Tutorship to the property of a minor
The dative tutor is a person designated by the parents to look after their child and administer the latter’s patrimony, in the event of the parents’ death or incapacity.
Institution of a dative tutorship
A dative tutor may also be appointed by the court when one or both parents are stripped of their parental authority or neglect their responsibilities as legal tutor. The court may also appoint a dative tutor if the parents have not designated anyone in advance to perform this role.
There are two aspects to the dative tutorship:
- protection of the child’s person;
- administration of their property.
These separate aspects are respectively called a dative tutorship to the person and a dative tutorship to the property.
Usually, a minor has only one dative tutor to look after their person and their property. However, they could have multiple dative tutors, including:
- a tutor to the person to look after their well-being and ensure the exercise of their rights; and
- one or more tutors to the property to administer their patrimony and to represent them in the exercise of their rights regarding their patrimony.
The tutor to the person must be a physical person, whereas the tutors to the property can also be legal entities (e.g., a financial institution).
When a minor receives a gift (money or property) or an inheritance of more than $40,000, or any indemnity (regardless of value), the tutor must make sure that a Declaration of the remittance of property in favour of a minor (PDF 49 Kb) is sent to the Curateur public.
The role of a dative tutor to the person is not discussed in the following pages, because the protection of a minor’s person does not fall under the purview of the Curateur public.
Designation of a dative tutor by the parents
The parents may designate one or more dative tutors for their child in anticipation of their incapacity or death.
They may designate them:
- in their protection mandate;
- in their will (whether notarized, holographic (handwritten) or drawn up before witnesses);
- in a Declaration of Dative Tutorship (PDF 417 Kb) sent to the Curateur public.
The Declaration of Dative Tutorship filed with the Curateur public has official status and does not require further action by the court or a notary.
In all cases, the wishes of the last parent to die or to become incapable are always those that apply.
The dative tutors designated need not be Canadian citizens, but they must be capable of assuming their role and of exercising their civil rights. A fully emancipated minor may also be chosen as dative tutor. Quite often, the dative tutor will be a family member or someone close to the family.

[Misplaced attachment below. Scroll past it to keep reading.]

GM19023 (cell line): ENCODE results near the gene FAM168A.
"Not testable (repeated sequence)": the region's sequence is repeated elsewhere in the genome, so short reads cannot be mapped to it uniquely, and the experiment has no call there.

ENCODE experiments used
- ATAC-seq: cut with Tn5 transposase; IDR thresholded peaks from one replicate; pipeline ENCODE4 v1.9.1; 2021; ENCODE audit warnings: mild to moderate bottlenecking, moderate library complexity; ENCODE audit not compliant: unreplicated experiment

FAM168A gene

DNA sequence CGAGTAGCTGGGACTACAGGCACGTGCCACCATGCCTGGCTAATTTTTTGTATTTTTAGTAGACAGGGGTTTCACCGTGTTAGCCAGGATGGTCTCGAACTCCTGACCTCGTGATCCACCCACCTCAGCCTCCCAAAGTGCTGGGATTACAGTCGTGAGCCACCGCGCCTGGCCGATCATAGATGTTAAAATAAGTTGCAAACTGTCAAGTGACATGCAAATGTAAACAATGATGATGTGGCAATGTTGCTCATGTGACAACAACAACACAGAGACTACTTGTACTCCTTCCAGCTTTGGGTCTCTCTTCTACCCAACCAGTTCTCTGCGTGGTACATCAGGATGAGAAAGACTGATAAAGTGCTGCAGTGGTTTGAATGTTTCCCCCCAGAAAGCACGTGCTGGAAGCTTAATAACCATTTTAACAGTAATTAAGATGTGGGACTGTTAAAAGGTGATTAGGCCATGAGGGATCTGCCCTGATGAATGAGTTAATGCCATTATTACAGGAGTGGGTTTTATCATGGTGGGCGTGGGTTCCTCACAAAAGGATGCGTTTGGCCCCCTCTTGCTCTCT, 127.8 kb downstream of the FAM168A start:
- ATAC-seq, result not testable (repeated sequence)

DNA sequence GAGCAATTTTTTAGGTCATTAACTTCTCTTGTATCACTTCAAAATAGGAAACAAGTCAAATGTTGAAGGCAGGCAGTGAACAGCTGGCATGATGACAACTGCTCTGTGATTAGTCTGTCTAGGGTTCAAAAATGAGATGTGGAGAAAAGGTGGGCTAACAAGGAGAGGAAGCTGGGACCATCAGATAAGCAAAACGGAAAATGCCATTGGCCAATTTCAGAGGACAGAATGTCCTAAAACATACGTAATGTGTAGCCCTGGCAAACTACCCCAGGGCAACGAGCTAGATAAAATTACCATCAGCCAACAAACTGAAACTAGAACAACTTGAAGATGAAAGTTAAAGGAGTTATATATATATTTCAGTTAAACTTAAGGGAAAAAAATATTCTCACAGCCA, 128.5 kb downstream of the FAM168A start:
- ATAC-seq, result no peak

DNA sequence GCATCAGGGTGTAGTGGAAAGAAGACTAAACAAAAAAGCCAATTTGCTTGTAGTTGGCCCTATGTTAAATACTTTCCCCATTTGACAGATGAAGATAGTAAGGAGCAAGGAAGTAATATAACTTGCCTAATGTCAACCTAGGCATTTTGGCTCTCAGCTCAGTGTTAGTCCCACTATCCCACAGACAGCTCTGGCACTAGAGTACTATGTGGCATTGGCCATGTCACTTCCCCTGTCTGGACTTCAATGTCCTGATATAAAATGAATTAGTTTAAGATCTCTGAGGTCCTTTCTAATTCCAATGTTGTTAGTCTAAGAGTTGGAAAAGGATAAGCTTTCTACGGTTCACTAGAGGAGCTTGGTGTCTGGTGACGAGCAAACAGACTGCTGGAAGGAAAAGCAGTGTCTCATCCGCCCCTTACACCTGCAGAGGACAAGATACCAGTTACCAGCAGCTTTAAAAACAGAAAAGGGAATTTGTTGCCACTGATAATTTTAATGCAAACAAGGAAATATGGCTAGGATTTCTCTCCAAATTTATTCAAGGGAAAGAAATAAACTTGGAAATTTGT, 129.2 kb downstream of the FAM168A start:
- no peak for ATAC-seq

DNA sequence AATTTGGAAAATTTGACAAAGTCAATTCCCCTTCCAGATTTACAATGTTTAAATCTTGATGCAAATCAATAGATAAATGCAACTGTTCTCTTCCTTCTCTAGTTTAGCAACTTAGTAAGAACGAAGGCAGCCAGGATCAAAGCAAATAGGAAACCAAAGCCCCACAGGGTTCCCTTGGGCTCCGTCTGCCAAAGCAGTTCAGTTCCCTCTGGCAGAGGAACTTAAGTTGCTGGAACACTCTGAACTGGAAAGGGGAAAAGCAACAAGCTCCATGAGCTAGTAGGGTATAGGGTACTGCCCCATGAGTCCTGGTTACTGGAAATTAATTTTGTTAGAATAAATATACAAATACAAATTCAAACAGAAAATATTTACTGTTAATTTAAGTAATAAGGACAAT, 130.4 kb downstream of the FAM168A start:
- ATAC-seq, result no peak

The parents can even designate a substitute for the dative tutor in the three documents mentioned above. This person will take over if the designated person refuses the office, neglects their obligations during the tutorship, or dies.
The advantage of the parents designating the dative tutor is that the court does not need to step in if the parents die or become incapacitated. The same applies for the Director of Youth Protection (DYP) and the Curateur public. The court will only verify the deceased parent’s will, if it is not notarized, or the homologation of their protection mandate.
Taking office of the dative tutor
If the parents become incapable or die, the dative tutor has 30 days to accept or refuse the new role.
The designated tutor is presumed to have accepted the role, unless they refuse it within 30 days of learning of their appointment.
Whether the tutor accepts or refuses, they must communicate their decision:
- to the Curateur public;
- to the liquidator of the succession, in the event of the parents’ death;
- to the substitute dative tutor, if the parents designated one, in the case of a refusal.
If the designated tutor refuses, then the substitute designated by the parents may assume the role. If there is no substitute or if the latter refuses to take office, the court must be petitioned to appoint another dative tutor.
Designation of a dative tutor by the court
Any interested person may petition the court to designate a dative tutor:
- if no dative tutor was appointed by the parents (prior to their death or the declaration of their incapacity);
- if the child has been abandoned;
- if a tutor can no longer assume their role for various reasons, or if they do not fulfill their obligations and must be replaced;
- if both parents die or become incapable at the same time, and each one has designated a different tutor, who accepts the role.
The following may petition the court to designate a dative tutor:
- the minor child;
- the father, the mother, or someone close to the minor;
- the tutorship council;
- the Curateur public;
- the Director of youth protection;
- any interested person.
The steps can be taken by the person themselves or by a lawyer or a notary, on their behalf.
The institution of a dative tutorship entails costs (court and bailiff fees, notary’s or lawyer’s fees, etc.). These fees can be deducted from the patrimony of the minor. They may also be covered in whole or in part by legal aid .